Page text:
Why look at animals? This question, famously posed by John Berger’s 1977 essay, maintains its relevance today. In this contribution, photographer Dario Li Gioi considers Berger’s question to reflect upon the shooting of a project entitled “The Hidden Zoo”, dedicated to the exploration of Rome’s bio-park. Here, photography becomes the very, almost paradoxical medium to protest the disappearance of animals the moment in which, all around us, they are transforming into images.
It’s curious. I knew I was entering a space arranged specifically for observation; yet, when I think back to my first impressions of the zoo, on that day in January 2019, the heightening of my other senses is what comes to mind. The biopark welcomed me with its peculiar phonosphere: mysterious mutterings, scattered cries and thumps of unknown origins alternated with long intervals of silence. And then there were the odours, such as the acrid smell of the camel stables that hits you as soon as you arrive. The zoo, a site where the borders between humans and animals touch, had shut out the external world behind me.
As soon as we enter this non-place, its fiction is evident from the very outset. Technically, I was told, the space given to the animals is the minimum area necessary to ensure their wellbeing. Yet, it remains a heavily man-made space. The discrepancy between our expectations – the idea of encountering a fresco of nature, however imperfect or partial and the reality of the anthropic intervention – is perhaps one of the most striking features. If it fails to leave us, it is precisely because that fiction is part of the spectacle.
In two important essays, Why We Look at Animals and The Theatre of the Apes, John Berger challenges the cliché that animals are aware of our gaze. As the author says, when animals look towards us, their eyes are those of a watchful and wary being. It is easy to think that that gaze is reserved for humans only – that look leads us to think that they recognise us. But, Berger remarks, ‘that same animal may well look at another species in the same way. It does not reserve a special gaze for man’.1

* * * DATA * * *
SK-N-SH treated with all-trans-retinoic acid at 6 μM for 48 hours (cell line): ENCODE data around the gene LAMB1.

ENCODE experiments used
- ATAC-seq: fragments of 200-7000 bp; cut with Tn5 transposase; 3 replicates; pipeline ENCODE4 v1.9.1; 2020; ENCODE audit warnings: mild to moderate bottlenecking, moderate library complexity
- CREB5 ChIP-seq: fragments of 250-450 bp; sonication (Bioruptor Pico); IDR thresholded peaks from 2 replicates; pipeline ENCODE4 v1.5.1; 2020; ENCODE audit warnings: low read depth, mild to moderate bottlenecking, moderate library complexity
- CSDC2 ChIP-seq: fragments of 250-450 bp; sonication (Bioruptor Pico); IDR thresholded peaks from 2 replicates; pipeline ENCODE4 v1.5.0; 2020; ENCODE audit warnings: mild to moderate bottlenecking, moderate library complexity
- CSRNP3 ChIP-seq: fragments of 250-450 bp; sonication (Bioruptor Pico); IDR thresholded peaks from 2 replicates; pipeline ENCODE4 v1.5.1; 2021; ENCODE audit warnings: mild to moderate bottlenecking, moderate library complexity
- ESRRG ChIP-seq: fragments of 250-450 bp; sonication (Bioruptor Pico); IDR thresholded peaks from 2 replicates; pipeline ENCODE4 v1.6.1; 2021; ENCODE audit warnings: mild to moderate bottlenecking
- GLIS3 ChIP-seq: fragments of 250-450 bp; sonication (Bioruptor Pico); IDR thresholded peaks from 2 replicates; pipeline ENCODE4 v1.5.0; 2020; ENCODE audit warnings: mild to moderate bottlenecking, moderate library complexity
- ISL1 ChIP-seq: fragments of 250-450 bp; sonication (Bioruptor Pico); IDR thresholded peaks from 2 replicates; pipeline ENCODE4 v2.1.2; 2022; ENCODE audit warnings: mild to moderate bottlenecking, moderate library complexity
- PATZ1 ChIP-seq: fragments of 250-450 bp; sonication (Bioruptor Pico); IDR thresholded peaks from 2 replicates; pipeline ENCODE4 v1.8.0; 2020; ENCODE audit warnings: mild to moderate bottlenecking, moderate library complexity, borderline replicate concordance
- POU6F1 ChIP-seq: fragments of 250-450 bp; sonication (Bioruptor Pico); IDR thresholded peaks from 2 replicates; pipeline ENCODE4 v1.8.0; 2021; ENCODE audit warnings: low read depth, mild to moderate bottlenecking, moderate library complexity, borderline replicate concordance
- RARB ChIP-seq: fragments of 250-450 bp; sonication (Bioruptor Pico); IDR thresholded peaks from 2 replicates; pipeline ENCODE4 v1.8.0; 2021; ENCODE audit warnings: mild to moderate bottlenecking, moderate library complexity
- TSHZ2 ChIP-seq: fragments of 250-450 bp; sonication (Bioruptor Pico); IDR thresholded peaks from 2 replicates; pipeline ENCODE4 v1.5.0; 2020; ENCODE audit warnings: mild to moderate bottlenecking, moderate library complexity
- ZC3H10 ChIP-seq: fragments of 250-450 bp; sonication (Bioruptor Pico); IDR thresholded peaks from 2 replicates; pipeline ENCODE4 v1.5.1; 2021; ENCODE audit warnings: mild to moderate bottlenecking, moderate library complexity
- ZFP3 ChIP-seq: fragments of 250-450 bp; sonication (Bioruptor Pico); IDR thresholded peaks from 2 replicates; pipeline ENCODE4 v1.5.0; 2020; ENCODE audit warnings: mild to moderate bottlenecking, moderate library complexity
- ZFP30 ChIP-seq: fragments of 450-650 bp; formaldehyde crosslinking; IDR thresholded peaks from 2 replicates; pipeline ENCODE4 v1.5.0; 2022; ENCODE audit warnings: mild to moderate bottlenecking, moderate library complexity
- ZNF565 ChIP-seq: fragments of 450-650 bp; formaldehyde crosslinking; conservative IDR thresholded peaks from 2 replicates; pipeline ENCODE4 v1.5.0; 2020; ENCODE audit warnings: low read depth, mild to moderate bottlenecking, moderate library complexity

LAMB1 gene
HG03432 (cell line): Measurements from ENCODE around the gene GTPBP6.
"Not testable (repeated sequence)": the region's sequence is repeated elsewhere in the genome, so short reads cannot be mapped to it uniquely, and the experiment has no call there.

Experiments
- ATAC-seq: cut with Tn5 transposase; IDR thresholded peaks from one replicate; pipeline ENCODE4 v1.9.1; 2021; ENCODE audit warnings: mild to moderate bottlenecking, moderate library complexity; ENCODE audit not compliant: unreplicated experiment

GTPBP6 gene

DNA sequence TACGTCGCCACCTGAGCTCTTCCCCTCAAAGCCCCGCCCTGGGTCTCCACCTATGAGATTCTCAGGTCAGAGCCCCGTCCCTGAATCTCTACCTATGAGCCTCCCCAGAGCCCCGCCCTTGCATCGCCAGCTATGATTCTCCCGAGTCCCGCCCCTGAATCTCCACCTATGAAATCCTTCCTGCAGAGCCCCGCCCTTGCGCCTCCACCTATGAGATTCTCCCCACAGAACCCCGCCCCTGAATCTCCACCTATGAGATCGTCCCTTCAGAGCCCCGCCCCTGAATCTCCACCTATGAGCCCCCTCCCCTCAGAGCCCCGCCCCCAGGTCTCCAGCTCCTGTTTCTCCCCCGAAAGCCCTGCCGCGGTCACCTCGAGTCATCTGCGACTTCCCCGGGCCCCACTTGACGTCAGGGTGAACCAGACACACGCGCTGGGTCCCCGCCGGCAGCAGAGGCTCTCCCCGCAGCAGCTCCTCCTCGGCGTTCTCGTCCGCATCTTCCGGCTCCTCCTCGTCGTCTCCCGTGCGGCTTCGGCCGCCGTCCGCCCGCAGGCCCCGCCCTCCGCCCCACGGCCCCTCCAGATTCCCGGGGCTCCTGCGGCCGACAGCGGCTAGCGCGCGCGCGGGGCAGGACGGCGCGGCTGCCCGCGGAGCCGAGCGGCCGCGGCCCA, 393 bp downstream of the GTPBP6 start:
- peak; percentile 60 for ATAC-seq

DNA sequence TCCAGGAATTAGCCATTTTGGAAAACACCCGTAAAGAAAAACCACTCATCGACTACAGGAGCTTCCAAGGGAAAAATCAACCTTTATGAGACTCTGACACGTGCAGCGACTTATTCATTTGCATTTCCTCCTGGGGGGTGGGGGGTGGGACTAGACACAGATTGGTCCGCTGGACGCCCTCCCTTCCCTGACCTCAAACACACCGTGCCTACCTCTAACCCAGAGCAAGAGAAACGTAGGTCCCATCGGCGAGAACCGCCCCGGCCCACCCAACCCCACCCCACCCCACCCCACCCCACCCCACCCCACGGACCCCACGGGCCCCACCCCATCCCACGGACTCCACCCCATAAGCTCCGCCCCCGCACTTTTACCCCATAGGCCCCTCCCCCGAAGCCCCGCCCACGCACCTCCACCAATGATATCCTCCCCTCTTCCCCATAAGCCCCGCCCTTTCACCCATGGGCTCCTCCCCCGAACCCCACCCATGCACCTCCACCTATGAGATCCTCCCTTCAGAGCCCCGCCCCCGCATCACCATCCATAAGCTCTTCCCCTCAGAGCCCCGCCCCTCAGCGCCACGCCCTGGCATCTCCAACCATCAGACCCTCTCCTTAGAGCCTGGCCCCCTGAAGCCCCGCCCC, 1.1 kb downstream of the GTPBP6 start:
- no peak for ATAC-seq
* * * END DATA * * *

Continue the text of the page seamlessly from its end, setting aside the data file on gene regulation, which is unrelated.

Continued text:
This belief, this interpretation of the gaze of animals in a way that positions the human at the centre, makes us feel like everything is in place so that the marginality of animals comes naturally. But we have simply imposed marginality on animals – just as we have decided that nature is ours to exploit as we see fit, so do we believe that animals have almost willingly accepted living on the fringe.
Another point of analysis that Berger makes, which has accompanied my reflections, is the man-animal relationship throughout history. Berger begins from centuries ago, analysing the symbolic, mythological, positive role of the animal, reaching the marginality of animals as a result of the Industrial Revolution. Animals, that first circle that once surrounded men, have started to disappear everywhere. The zoo embodies this marginality. Yet, at the same time, the zoo is a real Noah’s ark that symbolically represents not only salvation but also, paradoxically, the end of the world. Or perhaps, it is a glimpse of a new world, not necessarily better or worse than the one that preceded it. Or maybe it is just, as Berger says, ‘a living monument’ to the disappearance of animals.2